Kick-Off the New Year with a Friends Lecture!
Kick-Off the New Year with a Friends Lecture!
Threat and Response: Saving the World’s Manuscript Heritage from Imminent Danger
Father Columbia Stewart, Director of the Hill Museum & Manuscript Library will give the Friends November Lecture.
Violent extremism, sectarian conflict, and the relentless pressures of globalization are destroying the written sources of human civilization. Hear how the Hill Museum & Manuscript Library (HMML) is responding to these threats. HMML is the only institution in the world exclusively dedicated to the photographic preservation and study of manuscripts, with a particular emphasis on manuscripts located in places where war, security, or economic conditions pose a threat. HMML is making a critical impact in these preservation efforts around the world, including the Middle East, Ethiopia, South Asia, and the former Soviet Union—all areas that are rich in ancient cultures, yet currently torn by political instability and lack of resources.
Father Columba Stewart, a Benedictine monk and Executive Director of the Hill Museum & Manuscript Library at St. John’s University in Collegeville, Minnesota, will talk about his team’s work digitally preserving manuscripts of diverse world cultures and religions at risk of being destroyed by war, disaster, looting, and neglect.
Since its founding in 1965, HMML has worked with libraries in more than 20 countries to photograph historic manuscripts in dozens of languages. Some of the original manuscripts were later destroyed, stolen, lost, or moved for safekeeping. The library now holds the largest online collection of manuscripts in the world and makes them available on the vHMML Reading Room, an online environment for manuscript studies.
Upon becoming Executive Director of HMML in 2003, Father Columba embarked upon extensive travels throughout the world to establish working relationships with communities possessing manuscript collections dating from the early medieval period to modern times. Since then, HMML has digitized manuscripts from some of the world’s most dangerous and inaccessible places. Father Columba and his team accomplish this by working with local leaders to photograph manuscripts, “to ensure that their deposits of wisdom, their libraries of handwritten texts, the voices of their past, can join the global conversations of the digital era.” Father Columba has said, “We don’t always know trouble is coming, but we have a history of being there just in time. People can say it’s serendipity, but I believe in providence.”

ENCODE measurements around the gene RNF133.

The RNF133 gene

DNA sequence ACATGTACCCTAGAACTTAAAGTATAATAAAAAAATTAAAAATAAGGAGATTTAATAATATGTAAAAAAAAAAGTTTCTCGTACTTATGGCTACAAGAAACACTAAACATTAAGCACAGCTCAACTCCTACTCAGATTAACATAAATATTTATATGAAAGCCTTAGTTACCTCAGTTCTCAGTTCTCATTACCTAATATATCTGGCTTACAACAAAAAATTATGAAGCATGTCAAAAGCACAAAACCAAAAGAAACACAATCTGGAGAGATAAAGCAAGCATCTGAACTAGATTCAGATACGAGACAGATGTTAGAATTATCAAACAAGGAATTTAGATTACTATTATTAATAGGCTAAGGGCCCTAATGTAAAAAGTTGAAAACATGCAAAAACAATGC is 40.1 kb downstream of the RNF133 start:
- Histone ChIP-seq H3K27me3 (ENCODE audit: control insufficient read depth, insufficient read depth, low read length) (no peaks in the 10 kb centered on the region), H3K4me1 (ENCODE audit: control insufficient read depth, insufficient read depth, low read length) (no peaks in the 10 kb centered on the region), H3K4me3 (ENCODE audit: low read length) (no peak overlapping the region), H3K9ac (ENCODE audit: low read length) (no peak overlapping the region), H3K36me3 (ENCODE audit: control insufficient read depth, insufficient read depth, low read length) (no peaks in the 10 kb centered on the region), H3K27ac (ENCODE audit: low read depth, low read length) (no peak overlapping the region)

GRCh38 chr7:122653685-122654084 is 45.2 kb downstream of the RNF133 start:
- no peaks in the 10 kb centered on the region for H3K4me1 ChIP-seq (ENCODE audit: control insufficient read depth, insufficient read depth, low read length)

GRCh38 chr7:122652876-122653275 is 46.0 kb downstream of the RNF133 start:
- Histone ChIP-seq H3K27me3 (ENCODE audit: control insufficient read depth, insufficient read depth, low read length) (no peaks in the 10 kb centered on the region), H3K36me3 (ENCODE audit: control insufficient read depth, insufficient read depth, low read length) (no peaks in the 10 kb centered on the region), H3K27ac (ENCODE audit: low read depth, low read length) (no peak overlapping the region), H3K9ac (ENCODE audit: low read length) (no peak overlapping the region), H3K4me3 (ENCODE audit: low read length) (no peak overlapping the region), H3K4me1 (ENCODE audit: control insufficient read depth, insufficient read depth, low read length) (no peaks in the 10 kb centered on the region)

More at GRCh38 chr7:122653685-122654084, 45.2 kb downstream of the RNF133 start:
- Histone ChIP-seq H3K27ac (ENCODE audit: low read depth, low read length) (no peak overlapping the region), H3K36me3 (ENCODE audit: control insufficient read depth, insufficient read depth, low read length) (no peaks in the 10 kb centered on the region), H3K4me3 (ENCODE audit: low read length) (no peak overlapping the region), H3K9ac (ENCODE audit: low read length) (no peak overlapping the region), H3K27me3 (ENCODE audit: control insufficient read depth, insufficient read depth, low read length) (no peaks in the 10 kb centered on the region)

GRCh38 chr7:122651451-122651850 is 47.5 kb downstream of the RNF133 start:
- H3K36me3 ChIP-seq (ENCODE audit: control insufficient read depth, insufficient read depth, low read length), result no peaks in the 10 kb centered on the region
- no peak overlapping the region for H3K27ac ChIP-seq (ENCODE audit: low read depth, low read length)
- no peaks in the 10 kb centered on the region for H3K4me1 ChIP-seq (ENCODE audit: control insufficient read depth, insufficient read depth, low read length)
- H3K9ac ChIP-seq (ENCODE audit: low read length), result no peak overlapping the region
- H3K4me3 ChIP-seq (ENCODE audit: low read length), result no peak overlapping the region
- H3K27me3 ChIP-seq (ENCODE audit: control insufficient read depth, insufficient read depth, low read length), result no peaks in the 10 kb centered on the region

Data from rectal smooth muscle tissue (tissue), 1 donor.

A graduate of Harvard, Yale and Oxford Universities, Father Columba has written extensively on his research of early Christian monasticism. In 1981, he joined the Benedictines, the order that built libraries in the Middle Ages, preserving and reproducing Bibles and other religious and philosophical texts by hand. He is the recipient of numerous awards, grants, and fellowships. Most recently, he was the first Minnesotan invited to give the 2019 Jefferson Lecture in the Humanities by the National Endowment for the Humanities, the highest honor the federal government bestows for distinguished intellectual achievement in the humanities.
A Mark and Mary Goff Fiterman lecture.
Find out why art motivates and moves
We all know that art captivates and moves us, but it takes a psychologist to try and pin down why that is, and attempt to tease out the ways in which we all benefit from exposure to art. It takes a psychologist to bring the rigors of science to bear on easily made assumptions that sometimes prove not to be as obvious as they seem. For example, it was Dr. Winner who debunked the claim that exposure to arts education raises students’ scores on standardized tests, a finding that spurred her ongoing investigation into arts education and the actual benefits students derive from studying art.
Dr. Winner is the Department Head and Professor of Psychology at Boston College and Senior Research Associate at Project Zero, Harvard Graduate School of Education. She directs the Arts and Mind Lab which focuses on cognition in the arts and is the author of more than 200 articles and four books.
In her most recent book, “How Art Works: A Psychological Exploration,” Dr. Winner looks at art through psychological and philosophical lenses and discusses answers to timeless questions such as:
Why do we need Art? After all, no one has ever discovered a culture without one or more forms of Art.
Is Art inherent to our species? Is it, like language, something we are just programmed to do, part of being human?
Is it true that people have stronger emotional reactions to music than to the visual arts?
Is it true that people actually can tell the difference between abstract art created by artists and that created by “my five-year-old” and, if so, how?
And why is it that we are drawn to art that depicts tragic or horrifying events? Is it possible that interacting with art helps us develop empathy?
For the answers to these and other questions, come hear Dr. Winner speak. To register for this virtual event click here, or call 612.870.3000. A Zoom link will be emailed to registrants prior to the event. Part of the Friends Lecture Series.Get Tickets